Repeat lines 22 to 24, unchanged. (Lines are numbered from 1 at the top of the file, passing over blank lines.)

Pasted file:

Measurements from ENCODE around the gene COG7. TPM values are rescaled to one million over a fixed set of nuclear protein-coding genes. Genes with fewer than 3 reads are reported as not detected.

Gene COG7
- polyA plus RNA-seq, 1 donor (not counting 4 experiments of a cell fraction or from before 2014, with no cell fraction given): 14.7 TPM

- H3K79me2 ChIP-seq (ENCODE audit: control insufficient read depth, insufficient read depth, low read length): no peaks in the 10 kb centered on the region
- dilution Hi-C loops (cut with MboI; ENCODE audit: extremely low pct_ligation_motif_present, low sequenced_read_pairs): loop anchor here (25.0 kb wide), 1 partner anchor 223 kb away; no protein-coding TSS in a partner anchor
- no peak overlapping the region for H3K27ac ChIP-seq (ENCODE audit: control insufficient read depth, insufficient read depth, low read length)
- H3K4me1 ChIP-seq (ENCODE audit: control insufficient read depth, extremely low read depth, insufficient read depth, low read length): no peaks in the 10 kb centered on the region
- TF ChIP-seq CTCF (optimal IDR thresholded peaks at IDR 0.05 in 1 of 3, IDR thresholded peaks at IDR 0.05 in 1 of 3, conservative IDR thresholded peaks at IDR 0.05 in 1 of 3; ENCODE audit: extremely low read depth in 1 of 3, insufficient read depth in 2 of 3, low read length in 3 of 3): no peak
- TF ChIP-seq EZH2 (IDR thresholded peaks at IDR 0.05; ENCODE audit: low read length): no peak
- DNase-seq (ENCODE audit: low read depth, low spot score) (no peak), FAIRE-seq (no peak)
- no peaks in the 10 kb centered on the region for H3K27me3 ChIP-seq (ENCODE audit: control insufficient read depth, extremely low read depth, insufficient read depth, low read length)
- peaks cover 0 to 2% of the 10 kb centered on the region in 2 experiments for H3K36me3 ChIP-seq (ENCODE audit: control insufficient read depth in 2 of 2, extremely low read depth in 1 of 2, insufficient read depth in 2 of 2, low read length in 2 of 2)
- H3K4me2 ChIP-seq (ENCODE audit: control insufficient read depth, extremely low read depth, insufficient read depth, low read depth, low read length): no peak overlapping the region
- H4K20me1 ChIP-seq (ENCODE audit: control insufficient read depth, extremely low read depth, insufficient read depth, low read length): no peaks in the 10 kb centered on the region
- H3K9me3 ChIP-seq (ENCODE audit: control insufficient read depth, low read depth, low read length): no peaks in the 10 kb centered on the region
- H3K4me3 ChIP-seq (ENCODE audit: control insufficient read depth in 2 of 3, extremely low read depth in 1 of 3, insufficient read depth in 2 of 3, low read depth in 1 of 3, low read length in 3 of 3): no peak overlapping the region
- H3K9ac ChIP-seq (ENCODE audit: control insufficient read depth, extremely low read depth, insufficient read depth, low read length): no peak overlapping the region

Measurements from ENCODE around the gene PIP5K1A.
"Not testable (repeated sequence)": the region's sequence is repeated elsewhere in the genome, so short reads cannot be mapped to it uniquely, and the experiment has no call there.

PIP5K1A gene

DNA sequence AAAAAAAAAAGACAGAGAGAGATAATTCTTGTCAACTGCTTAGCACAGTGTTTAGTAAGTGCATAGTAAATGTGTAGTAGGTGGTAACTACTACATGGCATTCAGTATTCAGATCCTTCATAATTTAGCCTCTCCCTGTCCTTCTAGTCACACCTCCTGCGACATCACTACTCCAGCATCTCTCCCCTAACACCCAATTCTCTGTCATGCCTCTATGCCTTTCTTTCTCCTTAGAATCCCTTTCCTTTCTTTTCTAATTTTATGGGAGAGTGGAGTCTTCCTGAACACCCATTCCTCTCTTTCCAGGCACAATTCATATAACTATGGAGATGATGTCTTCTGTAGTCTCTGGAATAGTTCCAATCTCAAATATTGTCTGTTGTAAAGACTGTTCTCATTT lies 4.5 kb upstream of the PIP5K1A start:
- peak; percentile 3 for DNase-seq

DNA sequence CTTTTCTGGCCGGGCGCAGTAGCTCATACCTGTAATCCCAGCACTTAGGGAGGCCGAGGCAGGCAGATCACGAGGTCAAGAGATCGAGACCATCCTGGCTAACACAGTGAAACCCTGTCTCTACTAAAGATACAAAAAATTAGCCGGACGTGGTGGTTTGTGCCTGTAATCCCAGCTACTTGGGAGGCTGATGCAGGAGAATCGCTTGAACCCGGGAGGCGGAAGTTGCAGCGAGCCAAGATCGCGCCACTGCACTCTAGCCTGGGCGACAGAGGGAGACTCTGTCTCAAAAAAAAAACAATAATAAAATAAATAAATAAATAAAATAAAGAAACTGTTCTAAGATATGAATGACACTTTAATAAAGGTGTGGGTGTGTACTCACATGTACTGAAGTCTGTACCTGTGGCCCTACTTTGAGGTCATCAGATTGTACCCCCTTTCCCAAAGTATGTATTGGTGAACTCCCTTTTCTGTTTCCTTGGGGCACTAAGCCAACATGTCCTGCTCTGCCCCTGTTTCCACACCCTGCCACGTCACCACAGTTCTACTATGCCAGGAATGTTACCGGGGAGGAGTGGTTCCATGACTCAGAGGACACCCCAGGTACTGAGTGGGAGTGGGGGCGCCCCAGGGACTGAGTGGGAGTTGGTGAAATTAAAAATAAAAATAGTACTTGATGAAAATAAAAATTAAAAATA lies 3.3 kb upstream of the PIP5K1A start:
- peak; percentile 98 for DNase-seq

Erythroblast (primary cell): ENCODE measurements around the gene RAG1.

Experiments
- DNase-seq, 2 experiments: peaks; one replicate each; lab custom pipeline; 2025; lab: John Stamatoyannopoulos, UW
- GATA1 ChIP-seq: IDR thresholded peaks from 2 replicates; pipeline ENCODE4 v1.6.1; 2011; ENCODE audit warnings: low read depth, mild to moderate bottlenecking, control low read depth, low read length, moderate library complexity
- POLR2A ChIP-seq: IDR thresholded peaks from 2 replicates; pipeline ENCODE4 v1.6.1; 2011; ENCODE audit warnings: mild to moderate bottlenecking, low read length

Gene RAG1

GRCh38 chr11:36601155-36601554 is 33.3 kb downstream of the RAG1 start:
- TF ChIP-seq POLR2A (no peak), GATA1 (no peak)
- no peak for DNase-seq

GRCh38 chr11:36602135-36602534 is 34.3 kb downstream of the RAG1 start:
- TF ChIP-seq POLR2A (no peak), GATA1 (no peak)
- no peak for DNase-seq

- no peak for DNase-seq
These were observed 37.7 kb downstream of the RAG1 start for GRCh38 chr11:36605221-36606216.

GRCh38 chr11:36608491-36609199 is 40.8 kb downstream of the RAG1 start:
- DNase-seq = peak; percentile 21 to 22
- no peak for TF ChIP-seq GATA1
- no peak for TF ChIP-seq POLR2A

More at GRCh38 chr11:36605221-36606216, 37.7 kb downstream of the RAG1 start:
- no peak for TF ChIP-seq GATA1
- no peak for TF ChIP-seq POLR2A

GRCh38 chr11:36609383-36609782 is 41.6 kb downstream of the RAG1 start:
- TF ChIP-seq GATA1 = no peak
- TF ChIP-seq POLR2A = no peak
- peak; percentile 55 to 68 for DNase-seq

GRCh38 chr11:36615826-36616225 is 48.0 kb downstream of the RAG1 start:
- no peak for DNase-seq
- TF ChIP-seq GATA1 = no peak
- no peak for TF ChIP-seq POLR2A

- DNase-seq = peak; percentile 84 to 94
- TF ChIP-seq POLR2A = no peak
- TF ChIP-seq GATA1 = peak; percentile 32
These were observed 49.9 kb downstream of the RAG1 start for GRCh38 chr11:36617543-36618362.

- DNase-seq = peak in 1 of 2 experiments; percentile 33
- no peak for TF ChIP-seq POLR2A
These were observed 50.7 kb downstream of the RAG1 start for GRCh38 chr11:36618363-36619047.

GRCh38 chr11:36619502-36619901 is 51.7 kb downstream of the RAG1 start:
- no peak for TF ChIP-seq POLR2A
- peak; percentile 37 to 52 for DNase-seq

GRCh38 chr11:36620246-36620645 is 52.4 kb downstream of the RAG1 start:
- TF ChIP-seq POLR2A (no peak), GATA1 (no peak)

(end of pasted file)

- peak; percentile 3 for DNase-seq

DNA sequence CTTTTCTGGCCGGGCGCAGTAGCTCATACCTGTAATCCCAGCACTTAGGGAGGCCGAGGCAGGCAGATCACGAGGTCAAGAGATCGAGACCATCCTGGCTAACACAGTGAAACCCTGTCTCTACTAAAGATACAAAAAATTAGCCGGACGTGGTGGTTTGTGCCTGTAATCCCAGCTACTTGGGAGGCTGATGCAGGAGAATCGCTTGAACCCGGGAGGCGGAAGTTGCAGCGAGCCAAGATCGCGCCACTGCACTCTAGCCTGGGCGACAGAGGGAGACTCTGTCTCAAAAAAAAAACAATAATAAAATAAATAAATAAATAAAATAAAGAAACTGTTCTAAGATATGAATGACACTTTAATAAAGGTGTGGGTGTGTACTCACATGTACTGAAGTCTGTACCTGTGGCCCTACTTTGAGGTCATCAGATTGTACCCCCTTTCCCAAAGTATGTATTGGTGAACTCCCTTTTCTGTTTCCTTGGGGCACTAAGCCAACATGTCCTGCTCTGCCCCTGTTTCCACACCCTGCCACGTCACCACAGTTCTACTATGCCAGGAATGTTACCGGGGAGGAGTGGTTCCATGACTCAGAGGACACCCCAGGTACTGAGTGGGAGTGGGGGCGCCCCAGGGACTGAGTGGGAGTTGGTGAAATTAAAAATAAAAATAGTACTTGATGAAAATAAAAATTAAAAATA lies 3.3 kb upstream of the PIP5K1A start:
- peak; percentile 98 for DNase-seq